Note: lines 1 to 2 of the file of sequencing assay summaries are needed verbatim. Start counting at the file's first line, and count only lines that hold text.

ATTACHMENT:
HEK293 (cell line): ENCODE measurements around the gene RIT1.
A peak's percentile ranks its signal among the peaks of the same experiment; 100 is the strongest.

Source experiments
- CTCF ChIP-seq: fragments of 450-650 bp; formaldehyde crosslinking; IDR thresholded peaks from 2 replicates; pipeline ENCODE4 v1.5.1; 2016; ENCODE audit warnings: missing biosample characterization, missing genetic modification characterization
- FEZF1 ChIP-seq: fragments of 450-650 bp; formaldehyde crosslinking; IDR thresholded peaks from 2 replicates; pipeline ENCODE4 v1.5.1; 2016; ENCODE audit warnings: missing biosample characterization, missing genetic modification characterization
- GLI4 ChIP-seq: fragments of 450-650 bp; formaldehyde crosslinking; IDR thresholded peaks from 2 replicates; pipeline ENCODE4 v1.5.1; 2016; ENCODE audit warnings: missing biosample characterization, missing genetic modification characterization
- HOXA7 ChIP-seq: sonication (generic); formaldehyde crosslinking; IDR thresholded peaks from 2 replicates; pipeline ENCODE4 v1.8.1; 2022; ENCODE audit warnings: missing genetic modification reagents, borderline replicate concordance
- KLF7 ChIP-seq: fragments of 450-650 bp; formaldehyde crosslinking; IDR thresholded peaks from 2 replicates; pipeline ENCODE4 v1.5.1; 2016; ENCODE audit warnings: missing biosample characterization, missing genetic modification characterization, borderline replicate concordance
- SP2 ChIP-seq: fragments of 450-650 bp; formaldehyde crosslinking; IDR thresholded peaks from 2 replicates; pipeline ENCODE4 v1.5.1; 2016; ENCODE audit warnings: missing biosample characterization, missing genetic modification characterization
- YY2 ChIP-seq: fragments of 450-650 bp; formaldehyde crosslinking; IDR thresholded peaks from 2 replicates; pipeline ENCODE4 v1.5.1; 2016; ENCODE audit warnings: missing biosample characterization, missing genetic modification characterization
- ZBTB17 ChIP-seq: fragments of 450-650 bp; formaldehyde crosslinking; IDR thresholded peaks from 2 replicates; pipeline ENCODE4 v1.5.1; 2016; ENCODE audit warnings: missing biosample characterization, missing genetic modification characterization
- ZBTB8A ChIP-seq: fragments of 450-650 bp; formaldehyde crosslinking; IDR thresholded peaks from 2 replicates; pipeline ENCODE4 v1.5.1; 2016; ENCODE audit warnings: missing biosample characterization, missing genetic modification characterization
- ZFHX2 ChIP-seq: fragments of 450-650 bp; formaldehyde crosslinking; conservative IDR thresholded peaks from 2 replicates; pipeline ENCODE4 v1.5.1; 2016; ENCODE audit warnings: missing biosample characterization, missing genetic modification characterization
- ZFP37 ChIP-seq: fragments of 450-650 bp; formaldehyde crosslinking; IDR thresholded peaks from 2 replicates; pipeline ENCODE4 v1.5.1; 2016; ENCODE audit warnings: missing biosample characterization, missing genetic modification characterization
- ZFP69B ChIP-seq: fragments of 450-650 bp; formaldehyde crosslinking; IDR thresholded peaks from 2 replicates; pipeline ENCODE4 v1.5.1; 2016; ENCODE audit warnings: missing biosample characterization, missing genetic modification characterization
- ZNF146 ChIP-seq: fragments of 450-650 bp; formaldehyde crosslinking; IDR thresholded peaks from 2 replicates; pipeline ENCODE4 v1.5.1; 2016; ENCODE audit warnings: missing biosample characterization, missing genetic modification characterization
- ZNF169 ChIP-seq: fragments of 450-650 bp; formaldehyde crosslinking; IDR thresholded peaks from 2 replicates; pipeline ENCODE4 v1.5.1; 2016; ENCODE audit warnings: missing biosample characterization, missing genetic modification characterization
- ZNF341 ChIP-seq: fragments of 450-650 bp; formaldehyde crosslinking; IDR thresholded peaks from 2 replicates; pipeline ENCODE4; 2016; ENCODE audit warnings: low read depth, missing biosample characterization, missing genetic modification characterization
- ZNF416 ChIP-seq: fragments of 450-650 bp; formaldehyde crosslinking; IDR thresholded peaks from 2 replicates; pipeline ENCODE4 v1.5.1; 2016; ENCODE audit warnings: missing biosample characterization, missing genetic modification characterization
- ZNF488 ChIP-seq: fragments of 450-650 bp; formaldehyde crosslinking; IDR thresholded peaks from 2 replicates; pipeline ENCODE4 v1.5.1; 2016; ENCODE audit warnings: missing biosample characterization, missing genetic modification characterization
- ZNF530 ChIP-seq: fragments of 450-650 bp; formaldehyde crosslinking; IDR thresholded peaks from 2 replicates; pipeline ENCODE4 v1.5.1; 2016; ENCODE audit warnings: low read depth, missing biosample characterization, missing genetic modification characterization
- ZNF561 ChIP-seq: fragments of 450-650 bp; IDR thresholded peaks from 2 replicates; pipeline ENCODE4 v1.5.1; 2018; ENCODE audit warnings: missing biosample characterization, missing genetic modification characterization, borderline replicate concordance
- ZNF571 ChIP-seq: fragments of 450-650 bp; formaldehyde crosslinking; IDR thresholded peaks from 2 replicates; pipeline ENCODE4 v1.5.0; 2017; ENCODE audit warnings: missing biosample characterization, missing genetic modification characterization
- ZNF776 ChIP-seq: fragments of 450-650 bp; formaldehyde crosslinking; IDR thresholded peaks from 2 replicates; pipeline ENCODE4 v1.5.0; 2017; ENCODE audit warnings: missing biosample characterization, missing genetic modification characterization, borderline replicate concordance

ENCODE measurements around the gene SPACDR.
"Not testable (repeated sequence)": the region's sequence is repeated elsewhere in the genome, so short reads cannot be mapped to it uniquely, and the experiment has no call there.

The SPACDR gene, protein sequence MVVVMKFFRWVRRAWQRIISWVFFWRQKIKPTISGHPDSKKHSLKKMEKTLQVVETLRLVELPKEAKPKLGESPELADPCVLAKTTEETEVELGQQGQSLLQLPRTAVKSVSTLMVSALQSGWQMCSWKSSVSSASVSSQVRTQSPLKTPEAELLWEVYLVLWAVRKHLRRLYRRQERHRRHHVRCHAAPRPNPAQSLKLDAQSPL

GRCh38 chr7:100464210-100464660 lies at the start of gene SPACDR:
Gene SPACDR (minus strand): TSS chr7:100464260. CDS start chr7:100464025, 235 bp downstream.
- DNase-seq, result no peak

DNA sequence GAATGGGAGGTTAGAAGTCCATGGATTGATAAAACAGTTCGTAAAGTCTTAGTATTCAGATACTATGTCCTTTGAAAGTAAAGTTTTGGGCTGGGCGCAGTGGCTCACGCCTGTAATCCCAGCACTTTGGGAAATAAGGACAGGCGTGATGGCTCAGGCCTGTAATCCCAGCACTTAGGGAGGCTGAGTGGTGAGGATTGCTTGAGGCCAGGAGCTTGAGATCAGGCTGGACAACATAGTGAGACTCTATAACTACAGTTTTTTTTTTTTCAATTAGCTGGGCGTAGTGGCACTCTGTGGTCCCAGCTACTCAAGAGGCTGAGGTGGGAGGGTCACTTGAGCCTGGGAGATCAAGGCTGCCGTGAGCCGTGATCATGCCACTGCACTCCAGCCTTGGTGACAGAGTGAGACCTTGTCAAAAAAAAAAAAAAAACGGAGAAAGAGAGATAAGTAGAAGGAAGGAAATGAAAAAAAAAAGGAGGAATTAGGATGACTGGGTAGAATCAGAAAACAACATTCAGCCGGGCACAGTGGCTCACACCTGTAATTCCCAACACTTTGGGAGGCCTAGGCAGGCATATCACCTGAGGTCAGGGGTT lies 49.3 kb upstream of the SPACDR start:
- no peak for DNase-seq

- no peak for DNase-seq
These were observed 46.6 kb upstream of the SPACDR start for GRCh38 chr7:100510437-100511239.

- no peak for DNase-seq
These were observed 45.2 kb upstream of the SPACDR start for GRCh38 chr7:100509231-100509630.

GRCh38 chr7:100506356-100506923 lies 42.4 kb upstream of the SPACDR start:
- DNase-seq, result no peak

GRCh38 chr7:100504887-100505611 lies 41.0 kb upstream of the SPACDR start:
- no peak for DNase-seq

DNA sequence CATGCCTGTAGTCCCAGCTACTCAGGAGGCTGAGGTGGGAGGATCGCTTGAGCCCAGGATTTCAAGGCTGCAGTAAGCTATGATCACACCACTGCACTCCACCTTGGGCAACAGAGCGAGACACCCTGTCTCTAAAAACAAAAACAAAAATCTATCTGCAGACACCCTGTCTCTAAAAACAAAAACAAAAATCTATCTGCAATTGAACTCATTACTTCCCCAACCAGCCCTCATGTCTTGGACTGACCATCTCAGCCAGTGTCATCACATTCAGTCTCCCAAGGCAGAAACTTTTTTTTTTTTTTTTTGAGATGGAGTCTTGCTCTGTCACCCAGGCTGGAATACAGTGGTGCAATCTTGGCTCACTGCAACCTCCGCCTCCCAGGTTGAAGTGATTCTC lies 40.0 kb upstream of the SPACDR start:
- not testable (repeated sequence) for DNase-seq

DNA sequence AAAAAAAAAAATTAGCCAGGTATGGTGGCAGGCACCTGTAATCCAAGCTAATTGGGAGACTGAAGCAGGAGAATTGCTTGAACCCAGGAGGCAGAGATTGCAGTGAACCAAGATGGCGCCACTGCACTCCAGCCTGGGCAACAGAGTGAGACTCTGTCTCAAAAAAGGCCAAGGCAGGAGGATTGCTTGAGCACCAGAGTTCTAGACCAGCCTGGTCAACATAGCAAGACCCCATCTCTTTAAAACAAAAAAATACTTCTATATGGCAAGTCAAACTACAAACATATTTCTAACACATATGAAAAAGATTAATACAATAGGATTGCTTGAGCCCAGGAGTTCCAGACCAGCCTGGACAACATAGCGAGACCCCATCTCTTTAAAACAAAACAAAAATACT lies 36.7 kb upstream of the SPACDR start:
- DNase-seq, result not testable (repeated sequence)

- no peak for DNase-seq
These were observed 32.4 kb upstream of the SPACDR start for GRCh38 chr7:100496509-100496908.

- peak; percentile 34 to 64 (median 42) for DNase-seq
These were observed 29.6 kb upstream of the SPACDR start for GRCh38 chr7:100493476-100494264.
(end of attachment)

HEK293 (cell line): ENCODE measurements around the gene RIT1.
A peak's percentile ranks its signal among the peaks of the same experiment; 100 is the strongest.